As shown in FIGS. 1 through 3, the spring liner 9 may have one or two radially outward flared flanges 8 to aid in aligning the liner 9 within the band 1. The flanges shown in the figures flare outward at about a 45° angle. Any suitable flare angle or flare shape may be used. The flanges 8 may extend the entire circumference of the liner or may be cut short in appropriate places to reduce interference in the overlap section 10 of the liner or to reduce interference between the liner and the tensioning means 3, 4. Alternately, or in addition to a flange, the spring liner may be more or less permanently affixed to the band 1 by any means that provides an adequate bond, such as, but not limited to, heat welding, chemical welding, chemical bonding, staking, mechanical fasteners, or a combination of two or more of the foregoing.

The spring force exerted by the liner depends on the thickness and modulus of the material of which it is constructed. The force also depends on the precise wavy profile, i.e. the shape and size of the ridges and shoulders. The profile shown in FIG. 2, when formed out of sheet metal about 0.012 inches (0.3 mm) thick, is suitable for typical automotive hose clamping applications. One skilled in the art would be able to alter the materials, material properties, shoulder and ridge dimensions, flange angles, overlap distance, and/or spring liner thickness to optimize the wavy spring liner for particular applications. The profile need not be perfectly symmetric. The two inward ridges and the central outward ridge may all be of different shapes or sizes. The central outward ridge need not be at the exact center of the annular liner. The thickness of the liner may also vary in the axial direction.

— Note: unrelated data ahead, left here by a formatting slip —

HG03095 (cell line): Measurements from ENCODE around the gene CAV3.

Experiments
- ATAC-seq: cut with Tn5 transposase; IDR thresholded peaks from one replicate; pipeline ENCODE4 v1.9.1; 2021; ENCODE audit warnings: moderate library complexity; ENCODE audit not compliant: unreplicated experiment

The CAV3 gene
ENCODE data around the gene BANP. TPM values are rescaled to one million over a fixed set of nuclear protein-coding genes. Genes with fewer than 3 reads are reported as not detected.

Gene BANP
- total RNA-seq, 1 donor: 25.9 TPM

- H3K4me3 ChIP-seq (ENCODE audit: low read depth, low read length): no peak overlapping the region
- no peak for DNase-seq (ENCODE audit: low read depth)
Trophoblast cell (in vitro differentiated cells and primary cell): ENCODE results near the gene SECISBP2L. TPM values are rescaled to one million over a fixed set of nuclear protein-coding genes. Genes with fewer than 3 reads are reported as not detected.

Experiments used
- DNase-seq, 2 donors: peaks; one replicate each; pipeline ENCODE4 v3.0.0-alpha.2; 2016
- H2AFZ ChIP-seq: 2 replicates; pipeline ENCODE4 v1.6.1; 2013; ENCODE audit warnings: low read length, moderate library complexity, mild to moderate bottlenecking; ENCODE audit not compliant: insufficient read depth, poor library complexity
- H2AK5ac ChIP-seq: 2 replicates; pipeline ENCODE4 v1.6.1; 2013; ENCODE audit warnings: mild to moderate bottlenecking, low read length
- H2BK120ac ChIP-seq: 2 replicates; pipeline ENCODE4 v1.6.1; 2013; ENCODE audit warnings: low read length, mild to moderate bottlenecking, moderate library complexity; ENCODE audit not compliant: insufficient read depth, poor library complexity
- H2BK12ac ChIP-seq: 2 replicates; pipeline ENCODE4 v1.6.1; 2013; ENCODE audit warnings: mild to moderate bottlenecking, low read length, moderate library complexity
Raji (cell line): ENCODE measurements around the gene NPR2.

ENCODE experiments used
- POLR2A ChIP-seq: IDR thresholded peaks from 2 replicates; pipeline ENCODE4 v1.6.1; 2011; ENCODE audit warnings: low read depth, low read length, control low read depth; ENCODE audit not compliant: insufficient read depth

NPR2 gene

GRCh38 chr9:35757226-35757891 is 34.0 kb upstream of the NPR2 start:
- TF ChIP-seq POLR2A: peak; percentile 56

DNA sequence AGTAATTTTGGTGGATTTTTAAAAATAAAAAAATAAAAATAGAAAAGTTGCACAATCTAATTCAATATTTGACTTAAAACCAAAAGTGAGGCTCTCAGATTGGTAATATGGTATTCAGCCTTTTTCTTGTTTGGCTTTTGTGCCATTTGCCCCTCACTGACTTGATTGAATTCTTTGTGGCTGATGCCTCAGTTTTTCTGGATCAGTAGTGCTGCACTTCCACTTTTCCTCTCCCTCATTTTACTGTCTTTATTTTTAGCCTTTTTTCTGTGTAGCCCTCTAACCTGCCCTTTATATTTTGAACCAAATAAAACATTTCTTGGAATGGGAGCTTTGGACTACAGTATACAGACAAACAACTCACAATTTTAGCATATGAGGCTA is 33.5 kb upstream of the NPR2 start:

The shoulders need not be broad, flat structures. A shoulder or shoulders may be a circumferential line of contact adapted to abut the inner face of the band of the hose clamp. Such a shoulder could be an outwardly convex ridge formed near the edge of the liner, or it could simply be an edge of the liner. The important feature of the shoulder is that it be adapted to contact or abut the inner face of the band of the hose clamp. Viewed in section as in FIG. 3, the contact between the inner face of the band 1 and the shoulder 5 could therefore be a point or a line. In three dimensional terms, the contact between the inner face of the band 1 and the shoulder 5 could therefore be a circular line or a cylindrical area, depending on the shape of the shoulder.